to become the ancestors of Polynesians, Strandloopers, Tierra del
Fuegans, etc.? Surely it is more reasonable to suppose that some humans
have always lived by the sea, at least for part of the year. The fact
that other humans lived in the interior does not alter this.

The presence of early modern humans at Klasies River Mouth in South
Africa, clearly living from the sea, supports this.

Population increase in a successful species such as our own would mean
that not everyone could live in the prime location of a river estuary.
They would have to compete, and the losers would have to learn to live
with a less than ideal environment. We were adaptable enough to be able
to do this. In this way the interiors of continents were colonised, with
rivers and the Rift Valley being settled first.

This would mean that modern humans have more aquatic adaptations that any
of our ancestors. We have more aquatic adaptations than the archaic Homo
species, who in turn had more aquatic adaptations than the
Austalopithecines. If the 'aquatic phase' theory is true then the
opposite would be the case.

The study of mitochondrial DNA suggest that all humans alive today
are descended from a small group of people living in Africa perhaps as
little as 100,000 years ago. I suggest that they evolved on the
coastline of East Africa, not the interior.

My own theory solves such problems as why have humans never re-evolved
fur. If a naked skin is unsuitable for a savanna existence, and so would
not have evolved on the savanna, why did it remain when our ancestors
supposedly went to live on the savanna full time? All humans have
maintained the physical type most suitable for existence in several
different environments.

My theory does not depend upon a dramatic change in climate to explain
our evolution. Our increase in adaptability is merely a continuation of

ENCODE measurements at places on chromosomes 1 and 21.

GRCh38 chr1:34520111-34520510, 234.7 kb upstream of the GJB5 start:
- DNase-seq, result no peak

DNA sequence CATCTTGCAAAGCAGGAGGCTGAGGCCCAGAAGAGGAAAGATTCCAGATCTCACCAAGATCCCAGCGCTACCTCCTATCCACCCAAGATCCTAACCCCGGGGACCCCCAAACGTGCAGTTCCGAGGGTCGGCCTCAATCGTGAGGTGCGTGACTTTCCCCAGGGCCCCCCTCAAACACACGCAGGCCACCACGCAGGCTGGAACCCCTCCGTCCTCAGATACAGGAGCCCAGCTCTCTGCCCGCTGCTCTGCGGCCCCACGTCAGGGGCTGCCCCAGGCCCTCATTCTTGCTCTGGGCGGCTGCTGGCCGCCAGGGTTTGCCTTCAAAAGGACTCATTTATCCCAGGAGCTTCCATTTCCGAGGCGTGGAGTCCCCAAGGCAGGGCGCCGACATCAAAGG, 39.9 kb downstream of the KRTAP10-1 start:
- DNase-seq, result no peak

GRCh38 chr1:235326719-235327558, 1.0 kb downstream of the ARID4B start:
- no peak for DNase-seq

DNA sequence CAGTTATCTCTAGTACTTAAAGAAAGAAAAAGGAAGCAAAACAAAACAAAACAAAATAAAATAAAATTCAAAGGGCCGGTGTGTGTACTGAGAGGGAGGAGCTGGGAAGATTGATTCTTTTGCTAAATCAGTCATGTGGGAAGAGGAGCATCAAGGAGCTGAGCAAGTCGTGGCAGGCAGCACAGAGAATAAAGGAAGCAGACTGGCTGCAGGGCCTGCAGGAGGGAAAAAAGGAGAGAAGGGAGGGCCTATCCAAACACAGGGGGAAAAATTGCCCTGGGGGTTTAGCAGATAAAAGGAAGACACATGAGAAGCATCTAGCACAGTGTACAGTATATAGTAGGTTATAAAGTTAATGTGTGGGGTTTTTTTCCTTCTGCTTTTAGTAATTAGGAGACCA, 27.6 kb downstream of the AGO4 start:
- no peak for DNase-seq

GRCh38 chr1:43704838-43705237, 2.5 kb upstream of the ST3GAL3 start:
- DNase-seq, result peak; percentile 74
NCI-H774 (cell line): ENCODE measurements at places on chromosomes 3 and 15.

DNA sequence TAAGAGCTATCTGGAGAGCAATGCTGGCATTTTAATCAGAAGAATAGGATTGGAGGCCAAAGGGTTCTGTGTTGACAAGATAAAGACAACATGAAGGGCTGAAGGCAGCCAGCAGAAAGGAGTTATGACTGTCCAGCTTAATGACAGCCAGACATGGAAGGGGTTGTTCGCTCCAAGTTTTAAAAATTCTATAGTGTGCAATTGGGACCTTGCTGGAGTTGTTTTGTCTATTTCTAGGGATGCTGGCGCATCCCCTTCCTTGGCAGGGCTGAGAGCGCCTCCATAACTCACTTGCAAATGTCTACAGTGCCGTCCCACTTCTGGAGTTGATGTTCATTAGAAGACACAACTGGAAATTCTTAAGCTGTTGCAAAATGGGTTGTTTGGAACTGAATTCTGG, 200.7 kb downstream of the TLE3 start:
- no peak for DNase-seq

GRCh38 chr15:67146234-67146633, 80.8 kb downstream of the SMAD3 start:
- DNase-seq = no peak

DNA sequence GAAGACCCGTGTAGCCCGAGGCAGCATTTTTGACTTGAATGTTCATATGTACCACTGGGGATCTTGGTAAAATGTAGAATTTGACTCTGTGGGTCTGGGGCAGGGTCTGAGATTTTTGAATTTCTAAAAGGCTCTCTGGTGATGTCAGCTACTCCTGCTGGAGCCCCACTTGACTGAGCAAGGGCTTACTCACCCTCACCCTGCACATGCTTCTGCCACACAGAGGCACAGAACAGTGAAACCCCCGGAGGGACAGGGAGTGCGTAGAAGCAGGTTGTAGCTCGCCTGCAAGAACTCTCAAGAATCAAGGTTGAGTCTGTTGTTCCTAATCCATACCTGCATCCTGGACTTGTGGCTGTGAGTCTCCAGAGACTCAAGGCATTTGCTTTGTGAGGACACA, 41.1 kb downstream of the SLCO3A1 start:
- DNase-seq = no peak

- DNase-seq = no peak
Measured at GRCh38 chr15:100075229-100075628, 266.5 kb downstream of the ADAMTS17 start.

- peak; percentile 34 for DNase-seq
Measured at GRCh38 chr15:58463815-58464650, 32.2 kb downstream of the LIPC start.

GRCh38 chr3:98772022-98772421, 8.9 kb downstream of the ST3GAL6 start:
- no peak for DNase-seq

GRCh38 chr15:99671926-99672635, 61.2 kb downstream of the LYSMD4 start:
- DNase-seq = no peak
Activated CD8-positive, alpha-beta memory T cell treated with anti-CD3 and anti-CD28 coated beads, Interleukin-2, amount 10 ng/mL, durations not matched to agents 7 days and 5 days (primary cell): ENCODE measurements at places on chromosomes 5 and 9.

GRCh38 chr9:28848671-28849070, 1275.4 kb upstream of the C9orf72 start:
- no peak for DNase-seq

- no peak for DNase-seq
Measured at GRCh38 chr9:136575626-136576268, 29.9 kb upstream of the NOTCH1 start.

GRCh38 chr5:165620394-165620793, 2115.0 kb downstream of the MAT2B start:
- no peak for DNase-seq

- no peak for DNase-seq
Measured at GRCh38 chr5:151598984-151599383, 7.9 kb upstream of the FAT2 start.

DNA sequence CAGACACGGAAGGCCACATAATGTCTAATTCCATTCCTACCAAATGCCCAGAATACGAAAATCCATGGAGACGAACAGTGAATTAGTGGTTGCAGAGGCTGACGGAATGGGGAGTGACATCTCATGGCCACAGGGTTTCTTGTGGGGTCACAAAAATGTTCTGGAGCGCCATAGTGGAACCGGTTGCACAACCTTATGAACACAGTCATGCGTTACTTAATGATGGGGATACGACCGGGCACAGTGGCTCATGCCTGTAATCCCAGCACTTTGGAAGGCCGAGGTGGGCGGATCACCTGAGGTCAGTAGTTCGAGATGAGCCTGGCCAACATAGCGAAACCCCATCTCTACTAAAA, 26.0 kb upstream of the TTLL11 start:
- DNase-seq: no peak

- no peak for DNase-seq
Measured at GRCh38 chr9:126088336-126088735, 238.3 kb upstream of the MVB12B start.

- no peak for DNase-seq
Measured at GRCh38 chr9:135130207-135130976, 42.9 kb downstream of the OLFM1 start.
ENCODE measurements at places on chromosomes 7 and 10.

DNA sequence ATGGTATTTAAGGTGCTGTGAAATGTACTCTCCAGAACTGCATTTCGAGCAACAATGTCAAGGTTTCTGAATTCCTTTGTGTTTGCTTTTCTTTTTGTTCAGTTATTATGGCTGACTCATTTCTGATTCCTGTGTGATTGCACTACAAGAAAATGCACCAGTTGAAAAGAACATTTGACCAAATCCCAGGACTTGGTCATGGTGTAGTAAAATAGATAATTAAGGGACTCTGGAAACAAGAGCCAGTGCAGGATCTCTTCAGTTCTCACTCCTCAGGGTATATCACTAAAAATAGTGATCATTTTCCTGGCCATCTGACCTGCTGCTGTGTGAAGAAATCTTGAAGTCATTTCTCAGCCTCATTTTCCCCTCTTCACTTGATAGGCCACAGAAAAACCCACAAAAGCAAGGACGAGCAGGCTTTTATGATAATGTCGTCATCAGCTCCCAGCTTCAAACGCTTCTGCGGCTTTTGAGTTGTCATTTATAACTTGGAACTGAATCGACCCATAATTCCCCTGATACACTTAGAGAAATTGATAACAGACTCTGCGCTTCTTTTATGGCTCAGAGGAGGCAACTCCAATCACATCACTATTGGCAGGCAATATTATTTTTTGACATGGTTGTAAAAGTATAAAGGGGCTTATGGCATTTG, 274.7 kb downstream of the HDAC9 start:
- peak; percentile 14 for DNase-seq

ape and especially chimpanzee adaptability. Therefore my theory is not
challenged by recent new information, suh as the fact that our ancestors
became bipedal well before East Africa became drier and savannas spread.
A small increase in the seasonality of the forest, together with more
variation in habitat, would be enough to favour ever more adaptable apes.

Also, difficult questions for AAT, such as
1. Was there enough time for our remote ancestors to have evolved an
aquatic way of life during an 'aquatic phase', considering possible time
2. Why would an aquatic ape want to abandon the aquatic way of life for
the savanna?
are not a problem for my theory.

Several people have suggested that AAT and ST are not mutually exclusive
eg. john Gribbin, Jeremy Cherfas and Sarah BM Kraak. My theory is an
elaboration of this.

It is only natural to think that each species of animal has one
environment to which it is adapted. However, many species are adaptable,
eg. the elephant. Elephants can live a semi-aquatic lifestyle in a
suitable environment, and they can also live in near desert conditions
where the may have to migrate long distances. They are long-lived,
social and intelligent, just like us.

I do not regard my theory, which I call the Multi Habitat Theory (MHT),
as a contradiction of AAT. It agrees with it on one point, that many of
the differences between man and ape are aquatic adaptations. I realise
that there is as yet no proof for it, but there is also no proof for AAT
and especially ST. The more information we have, the more we realise the
need for an alternative to ST: I believe my theory makes a contribution
to the debate.